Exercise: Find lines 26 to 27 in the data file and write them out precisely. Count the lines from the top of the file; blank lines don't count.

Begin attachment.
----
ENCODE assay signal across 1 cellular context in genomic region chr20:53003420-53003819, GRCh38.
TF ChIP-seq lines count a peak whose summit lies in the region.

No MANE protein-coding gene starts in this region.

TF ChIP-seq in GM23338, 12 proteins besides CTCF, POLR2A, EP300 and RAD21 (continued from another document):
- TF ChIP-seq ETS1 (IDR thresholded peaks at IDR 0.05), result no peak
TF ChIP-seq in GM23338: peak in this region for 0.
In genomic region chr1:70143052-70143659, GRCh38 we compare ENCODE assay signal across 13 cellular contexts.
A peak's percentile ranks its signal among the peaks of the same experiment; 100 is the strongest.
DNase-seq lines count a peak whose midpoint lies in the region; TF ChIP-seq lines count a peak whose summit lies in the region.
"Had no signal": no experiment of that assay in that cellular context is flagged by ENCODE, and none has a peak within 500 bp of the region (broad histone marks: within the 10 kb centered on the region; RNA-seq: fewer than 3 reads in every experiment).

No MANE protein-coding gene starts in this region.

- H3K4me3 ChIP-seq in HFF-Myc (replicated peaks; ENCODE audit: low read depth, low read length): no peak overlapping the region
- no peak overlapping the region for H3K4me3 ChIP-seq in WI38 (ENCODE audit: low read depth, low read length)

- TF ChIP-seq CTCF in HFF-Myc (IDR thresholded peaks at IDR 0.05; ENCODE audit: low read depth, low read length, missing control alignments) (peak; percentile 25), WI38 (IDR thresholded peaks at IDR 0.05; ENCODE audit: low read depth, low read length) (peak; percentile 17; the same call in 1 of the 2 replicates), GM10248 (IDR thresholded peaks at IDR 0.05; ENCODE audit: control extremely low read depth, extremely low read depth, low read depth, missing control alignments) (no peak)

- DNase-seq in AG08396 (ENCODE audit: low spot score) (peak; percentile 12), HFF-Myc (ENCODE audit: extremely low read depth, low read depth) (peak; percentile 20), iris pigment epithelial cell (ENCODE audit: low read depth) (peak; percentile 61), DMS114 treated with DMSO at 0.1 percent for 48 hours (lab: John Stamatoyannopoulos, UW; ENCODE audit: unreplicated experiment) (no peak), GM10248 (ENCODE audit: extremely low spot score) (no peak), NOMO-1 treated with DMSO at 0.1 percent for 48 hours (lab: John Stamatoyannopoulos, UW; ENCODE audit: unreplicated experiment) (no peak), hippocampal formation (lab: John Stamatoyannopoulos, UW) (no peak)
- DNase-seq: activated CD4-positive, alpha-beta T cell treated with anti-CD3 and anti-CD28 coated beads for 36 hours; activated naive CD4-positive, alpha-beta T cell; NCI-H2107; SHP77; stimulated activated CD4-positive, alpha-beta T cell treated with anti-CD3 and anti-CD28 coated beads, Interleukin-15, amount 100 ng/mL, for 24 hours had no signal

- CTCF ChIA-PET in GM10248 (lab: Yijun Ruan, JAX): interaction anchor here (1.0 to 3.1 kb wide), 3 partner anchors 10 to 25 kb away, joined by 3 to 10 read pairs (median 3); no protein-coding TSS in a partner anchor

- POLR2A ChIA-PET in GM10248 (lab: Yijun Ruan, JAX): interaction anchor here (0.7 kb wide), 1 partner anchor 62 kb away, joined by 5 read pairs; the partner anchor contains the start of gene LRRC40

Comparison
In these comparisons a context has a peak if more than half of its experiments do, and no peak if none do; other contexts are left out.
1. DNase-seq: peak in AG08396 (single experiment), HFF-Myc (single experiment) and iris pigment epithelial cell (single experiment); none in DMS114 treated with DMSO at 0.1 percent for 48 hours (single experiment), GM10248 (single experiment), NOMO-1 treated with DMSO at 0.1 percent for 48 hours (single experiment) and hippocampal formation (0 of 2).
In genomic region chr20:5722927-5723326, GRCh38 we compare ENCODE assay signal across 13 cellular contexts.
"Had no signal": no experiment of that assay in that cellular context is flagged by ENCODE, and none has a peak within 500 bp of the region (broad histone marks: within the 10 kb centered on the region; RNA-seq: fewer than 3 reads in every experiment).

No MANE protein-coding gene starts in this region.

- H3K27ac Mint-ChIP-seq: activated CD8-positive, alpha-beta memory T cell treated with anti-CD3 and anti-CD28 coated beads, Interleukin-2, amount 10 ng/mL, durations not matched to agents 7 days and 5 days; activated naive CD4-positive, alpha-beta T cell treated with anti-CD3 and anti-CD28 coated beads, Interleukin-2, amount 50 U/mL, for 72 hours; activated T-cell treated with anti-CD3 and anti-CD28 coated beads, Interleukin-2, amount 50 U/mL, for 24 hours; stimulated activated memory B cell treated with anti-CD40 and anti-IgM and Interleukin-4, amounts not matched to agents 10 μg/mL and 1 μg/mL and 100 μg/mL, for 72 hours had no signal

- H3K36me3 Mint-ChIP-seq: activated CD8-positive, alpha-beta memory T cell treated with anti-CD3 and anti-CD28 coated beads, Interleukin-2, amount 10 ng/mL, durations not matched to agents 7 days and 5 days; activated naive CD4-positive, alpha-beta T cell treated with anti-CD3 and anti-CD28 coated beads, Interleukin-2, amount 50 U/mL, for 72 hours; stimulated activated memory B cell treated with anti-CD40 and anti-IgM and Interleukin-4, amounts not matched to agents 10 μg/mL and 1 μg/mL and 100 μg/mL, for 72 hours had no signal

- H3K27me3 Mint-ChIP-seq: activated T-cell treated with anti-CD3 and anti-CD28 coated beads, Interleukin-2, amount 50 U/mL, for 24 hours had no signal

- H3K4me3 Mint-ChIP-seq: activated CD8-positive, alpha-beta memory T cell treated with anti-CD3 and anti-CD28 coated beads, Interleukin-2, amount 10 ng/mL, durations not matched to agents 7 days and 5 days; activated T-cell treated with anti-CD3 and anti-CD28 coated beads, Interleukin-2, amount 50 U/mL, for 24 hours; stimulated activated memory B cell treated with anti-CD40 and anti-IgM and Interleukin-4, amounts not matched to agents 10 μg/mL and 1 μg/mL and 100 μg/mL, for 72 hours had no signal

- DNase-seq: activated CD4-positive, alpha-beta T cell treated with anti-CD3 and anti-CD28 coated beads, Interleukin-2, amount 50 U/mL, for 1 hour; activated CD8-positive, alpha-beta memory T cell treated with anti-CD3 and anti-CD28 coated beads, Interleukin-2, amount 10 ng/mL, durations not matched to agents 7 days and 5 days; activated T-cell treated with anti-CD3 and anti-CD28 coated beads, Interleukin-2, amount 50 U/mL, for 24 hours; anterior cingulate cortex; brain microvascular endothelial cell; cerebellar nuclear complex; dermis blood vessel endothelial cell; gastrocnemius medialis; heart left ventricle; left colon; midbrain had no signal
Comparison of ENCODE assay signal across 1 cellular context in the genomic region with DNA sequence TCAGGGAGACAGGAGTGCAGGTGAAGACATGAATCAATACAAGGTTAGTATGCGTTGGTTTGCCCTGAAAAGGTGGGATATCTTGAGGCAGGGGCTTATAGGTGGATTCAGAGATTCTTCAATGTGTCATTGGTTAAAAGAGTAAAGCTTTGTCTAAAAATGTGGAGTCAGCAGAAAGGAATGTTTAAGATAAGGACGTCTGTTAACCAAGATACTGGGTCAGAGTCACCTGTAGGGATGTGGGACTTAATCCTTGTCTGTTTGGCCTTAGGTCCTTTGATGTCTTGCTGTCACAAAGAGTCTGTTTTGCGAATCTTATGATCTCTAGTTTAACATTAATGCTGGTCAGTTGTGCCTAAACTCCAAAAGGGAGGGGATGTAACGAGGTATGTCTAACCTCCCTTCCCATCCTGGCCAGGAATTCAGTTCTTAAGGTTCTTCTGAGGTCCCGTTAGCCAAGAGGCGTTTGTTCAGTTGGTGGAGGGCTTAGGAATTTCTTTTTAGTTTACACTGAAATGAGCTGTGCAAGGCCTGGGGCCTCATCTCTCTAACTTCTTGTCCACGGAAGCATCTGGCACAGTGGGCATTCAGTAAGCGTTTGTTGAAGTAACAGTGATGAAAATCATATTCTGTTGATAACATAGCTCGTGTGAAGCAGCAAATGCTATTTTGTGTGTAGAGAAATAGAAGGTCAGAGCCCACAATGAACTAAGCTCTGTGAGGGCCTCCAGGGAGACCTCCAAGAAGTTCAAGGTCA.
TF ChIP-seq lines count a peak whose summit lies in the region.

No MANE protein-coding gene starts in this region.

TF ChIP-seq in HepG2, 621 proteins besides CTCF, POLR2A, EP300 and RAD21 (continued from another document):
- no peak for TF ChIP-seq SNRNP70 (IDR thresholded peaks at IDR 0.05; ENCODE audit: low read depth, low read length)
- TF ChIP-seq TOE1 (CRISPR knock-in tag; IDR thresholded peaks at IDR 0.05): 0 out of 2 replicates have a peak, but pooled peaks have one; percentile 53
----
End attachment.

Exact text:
- H3K36me3 Mint-ChIP-seq: activated CD8-positive, alpha-beta memory T cell treated with anti-CD3 and anti-CD28 coated beads, Interleukin-2, amount 10 ng/mL, durations not matched to agents 7 days and 5 days; activated naive CD4-positive, alpha-beta T cell treated with anti-CD3 and anti-CD28 coated beads, Interleukin-2, amount 50 U/mL, for 72 hours; stimulated activated memory B cell treated with anti-CD40 and anti-IgM and Interleukin-4, amounts not matched to agents 10 μg/mL and 1 μg/mL and 100 μg/mL, for 72 hours had no signal

- H3K27me3 Mint-ChIP-seq: activated T-cell treated with anti-CD3 and anti-CD28 coated beads, Interleukin-2, amount 50 U/mL, for 24 hours had no signal